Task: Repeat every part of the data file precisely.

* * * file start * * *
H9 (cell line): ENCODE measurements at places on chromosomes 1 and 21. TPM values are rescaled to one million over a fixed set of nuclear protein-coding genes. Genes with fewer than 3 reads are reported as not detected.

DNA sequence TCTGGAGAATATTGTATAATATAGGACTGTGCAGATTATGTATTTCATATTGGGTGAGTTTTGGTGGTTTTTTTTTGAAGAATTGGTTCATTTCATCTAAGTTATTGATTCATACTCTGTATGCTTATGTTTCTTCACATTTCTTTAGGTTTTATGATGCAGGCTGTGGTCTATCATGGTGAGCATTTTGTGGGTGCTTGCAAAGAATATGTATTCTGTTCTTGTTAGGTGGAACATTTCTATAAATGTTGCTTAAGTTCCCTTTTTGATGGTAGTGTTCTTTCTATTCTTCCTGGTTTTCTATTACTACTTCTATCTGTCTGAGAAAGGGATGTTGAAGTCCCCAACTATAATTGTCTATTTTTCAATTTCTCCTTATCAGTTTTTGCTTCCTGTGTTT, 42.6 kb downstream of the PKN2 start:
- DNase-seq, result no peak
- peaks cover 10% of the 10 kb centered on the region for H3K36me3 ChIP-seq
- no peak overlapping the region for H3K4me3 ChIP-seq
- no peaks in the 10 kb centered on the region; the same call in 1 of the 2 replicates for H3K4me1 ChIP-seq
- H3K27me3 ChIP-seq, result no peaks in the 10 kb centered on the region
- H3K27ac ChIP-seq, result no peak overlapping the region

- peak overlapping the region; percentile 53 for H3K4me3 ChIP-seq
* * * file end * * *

H9 (cell line): ENCODE measurements at places on chromosomes 1 and 21. TPM values are rescaled to one million over a fixed set of nuclear protein-coding genes. Genes with fewer than 3 reads are reported as not detected.

DNA sequence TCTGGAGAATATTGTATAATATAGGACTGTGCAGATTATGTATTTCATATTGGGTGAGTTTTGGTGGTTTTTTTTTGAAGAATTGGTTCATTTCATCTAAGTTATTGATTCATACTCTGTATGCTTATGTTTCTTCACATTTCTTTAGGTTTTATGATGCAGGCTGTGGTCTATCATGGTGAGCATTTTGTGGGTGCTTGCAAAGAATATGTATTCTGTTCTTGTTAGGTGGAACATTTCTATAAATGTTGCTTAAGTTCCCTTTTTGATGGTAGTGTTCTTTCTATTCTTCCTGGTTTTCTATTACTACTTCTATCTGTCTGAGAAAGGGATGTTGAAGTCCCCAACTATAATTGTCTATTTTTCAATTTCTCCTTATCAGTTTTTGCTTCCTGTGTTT, 42.6 kb downstream of the PKN2 start:
- DNase-seq, result no peak
- peaks cover 10% of the 10 kb centered on the region for H3K36me3 ChIP-seq
- no peak overlapping the region for H3K4me3 ChIP-seq
- no peaks in the 10 kb centered on the region; the same call in 1 of the 2 replicates for H3K4me1 ChIP-seq
- H3K27me3 ChIP-seq, result no peaks in the 10 kb centered on the region
- H3K27ac ChIP-seq, result no peak overlapping the region

- peak overlapping the region; percentile 53 for H3K4me3 ChIP-seq